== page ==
Policies that distort domestic saving decisions have general equilibrium effects on trade flows and the real exchange rate. In particular increasing domestic savings keeps the real exchange rate undervalued depressing imports and increasing exports. However there are important differences between saving distortions and standard protectionist trade policies like tariffs. We use a simple twoperiod model to illustrate these differences by comparing a saving subsidy which keeps the exchange rate undervalued and a temporary import tariff. Both policies reduce current imports. However the first policy entails short-run welfare losses for the domestic country and short-run welfare gains for its trading partners the second policy has opposite welfare effects.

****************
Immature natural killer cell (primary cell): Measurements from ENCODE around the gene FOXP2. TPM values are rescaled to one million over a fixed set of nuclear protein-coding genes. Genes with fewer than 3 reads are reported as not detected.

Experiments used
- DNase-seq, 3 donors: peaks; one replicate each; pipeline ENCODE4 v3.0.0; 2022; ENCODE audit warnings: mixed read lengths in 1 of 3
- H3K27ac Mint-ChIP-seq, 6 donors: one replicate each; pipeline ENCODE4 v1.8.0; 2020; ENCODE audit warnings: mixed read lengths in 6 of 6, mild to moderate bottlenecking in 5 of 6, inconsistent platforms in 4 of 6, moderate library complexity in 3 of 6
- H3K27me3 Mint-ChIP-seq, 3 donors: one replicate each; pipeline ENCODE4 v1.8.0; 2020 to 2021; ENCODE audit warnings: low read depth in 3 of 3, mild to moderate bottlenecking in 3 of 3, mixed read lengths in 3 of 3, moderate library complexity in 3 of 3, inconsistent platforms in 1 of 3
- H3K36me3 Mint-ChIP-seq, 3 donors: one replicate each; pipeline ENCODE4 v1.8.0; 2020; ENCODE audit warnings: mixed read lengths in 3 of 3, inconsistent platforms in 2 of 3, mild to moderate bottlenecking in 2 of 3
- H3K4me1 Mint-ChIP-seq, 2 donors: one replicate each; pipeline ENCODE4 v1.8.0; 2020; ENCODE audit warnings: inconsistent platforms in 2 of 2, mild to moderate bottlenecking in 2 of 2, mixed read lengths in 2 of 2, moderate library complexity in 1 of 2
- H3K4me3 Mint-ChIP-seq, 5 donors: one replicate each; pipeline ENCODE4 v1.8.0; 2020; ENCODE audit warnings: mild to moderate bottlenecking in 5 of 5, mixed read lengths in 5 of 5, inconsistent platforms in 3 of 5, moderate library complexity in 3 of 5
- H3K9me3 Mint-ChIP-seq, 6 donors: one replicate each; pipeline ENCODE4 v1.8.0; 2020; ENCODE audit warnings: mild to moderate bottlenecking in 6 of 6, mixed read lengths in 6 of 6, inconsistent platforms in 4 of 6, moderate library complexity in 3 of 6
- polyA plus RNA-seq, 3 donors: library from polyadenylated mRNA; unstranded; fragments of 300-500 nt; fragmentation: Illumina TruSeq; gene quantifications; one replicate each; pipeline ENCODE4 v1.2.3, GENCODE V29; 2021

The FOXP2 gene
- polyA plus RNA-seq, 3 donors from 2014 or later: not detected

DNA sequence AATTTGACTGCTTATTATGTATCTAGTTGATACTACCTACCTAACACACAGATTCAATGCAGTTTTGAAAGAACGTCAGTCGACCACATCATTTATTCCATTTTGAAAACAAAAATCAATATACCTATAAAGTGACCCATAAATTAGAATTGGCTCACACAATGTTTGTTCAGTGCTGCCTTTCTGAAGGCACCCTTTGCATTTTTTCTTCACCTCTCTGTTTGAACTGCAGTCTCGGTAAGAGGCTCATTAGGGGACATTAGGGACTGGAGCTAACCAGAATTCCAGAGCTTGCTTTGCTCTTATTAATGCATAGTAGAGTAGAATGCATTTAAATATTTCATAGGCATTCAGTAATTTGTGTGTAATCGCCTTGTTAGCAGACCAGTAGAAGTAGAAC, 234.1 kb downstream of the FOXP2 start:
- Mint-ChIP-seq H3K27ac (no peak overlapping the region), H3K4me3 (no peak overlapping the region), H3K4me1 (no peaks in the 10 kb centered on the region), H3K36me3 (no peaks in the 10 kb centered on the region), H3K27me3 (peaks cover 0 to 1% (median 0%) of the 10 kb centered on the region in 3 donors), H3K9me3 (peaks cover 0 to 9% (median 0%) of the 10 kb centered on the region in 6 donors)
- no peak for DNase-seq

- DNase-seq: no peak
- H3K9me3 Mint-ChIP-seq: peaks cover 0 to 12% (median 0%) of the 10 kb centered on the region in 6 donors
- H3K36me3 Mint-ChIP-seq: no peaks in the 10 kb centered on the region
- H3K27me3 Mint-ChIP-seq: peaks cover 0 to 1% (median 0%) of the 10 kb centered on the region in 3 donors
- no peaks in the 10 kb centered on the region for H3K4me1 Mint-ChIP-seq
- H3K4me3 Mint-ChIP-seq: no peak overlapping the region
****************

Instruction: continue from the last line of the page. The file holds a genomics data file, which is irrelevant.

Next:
Attribution-NonCommercial-NoDerivs 3.0 Chile
Except where otherwise noted, this item's license is described as Attribution-NonCommercial-NoDerivs 3.0 Chile